Offside – how much nearer do you have to be?
Anyone who takes up refereeing knows, or will soon found out, that they will at times be subject to criticism and moaning from players, spectators and club officials. Of course it is difficult at local level to show that your decisions were in fact correct but at the higher levels of the game the matches will be videoed or televised and you can check the quality of your decisions. Many people feel that televised games are bad for referees but it does have the benefit of showing controversial decisions and that mostly referees get them right. What must be frustrating is when the television has proved the decision correct but it is still subject to criticism in public.
Take for instance the recent Manchester United v West Ham United game. With two minutes to go everyone at Old Trafford thought that West Ham’s Kevin Nolan had scored the equaliser, when he put a cross from fellow Hammer Carl Jenkinson, in the back of the net. Everyone that is except the assistant referee who flagged for offside. ‘He must have super-human vision,’ said Sam Allardyce, ‘he saw something that thousands of others didn’t’. It seems to me that it must be Allardyce who is empowered with super-human eyesight if he can see an offside better from his seat in the dug out at the half way line, than the official who is in line with play. ‘That was tight,’ said the commentator. It was tight but was it right?
I think that everyone knows what is meant by an ‘offside position’ but let’s just look at the wording of the Law. ‘A player is in an offside position if he is nearer to the opponent’s goal line than both the ball and the second-last opponent.’ But how much nearer does he have to be? A foot? a yard? an inch? The interpretation of this in the back of the Laws of the Game is quite explicit in its definition. ‘Nearer the opponents’ goal line’ means any part of a player’s head, body or feet nearer to the opponents’ goal line than the ball and the second-last opponent. Note that it doesn’t mention the hands or arms and the reason is that a player can’t score with his hands or arms.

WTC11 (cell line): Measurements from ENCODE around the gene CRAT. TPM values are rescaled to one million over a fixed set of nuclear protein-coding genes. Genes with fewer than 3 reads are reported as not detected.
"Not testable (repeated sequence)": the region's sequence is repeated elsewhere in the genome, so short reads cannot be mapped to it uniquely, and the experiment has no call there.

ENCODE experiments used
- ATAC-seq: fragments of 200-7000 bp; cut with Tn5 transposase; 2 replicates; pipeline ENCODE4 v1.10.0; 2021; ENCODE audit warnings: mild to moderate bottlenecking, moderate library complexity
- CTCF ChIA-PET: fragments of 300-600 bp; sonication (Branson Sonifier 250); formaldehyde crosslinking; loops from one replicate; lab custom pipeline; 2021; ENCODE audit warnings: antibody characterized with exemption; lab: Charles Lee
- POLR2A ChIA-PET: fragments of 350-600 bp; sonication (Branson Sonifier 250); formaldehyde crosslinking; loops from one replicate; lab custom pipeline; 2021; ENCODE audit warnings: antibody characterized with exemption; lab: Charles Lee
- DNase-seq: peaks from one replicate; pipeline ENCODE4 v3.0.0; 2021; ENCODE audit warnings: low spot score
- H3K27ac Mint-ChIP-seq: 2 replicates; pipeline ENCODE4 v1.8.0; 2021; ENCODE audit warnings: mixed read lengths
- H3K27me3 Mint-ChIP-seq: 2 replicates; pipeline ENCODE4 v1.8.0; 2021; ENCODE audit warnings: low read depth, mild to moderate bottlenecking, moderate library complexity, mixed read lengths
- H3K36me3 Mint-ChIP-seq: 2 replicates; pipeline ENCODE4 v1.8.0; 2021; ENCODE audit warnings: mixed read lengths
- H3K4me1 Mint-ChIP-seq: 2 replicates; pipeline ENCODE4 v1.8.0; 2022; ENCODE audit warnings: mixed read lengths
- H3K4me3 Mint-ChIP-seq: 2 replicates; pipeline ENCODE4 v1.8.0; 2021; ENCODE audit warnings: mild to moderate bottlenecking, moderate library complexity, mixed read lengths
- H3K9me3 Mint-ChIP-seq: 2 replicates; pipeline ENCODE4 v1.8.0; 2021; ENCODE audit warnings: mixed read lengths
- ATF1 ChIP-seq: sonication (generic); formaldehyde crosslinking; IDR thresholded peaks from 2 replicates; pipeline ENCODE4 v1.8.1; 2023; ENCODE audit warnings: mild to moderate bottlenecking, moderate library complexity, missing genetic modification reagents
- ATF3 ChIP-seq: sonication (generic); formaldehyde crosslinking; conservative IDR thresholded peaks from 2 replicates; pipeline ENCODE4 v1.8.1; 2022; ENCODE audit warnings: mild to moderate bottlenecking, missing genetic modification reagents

If you look at the still photo from the television replay of this game, taken at the moment Jenkinson made his cross, you can see sticking out in front of the line of defenders, is the head and upper body of Nolan. That was the assistant referee’s view. Tight but right. Yes, Allardyce is correct in saying that the assistant referee saw something that thousands in the stadium didn’t. That’s for two reasons. One is that very few spectators or others were in the same position as the assistant referee, looking along the line. Secondly it was because he was the only one whose job it was to look for possible offsides and to indicate to the referee if one occurred. ‘He shouldn’t have made that decision,’ said Allardyce. Why not? Are officials to hold back from making correct decisions if they are tight, if they may be controversial, or because they might upset Sam Allardyce? Thousands at the stadium may not have seen the offence but millions watching on television will have seen it. I’m sure that Allardyce would have also seen the replays before he gave his after the match interviews but he was still peddling his snide and sarcastic remarks about someone who had done his job. It is easy for Allardyce to pick on someone he knew that as things stand would not be able to reply. To be fair, he shouldn’t have made those comments.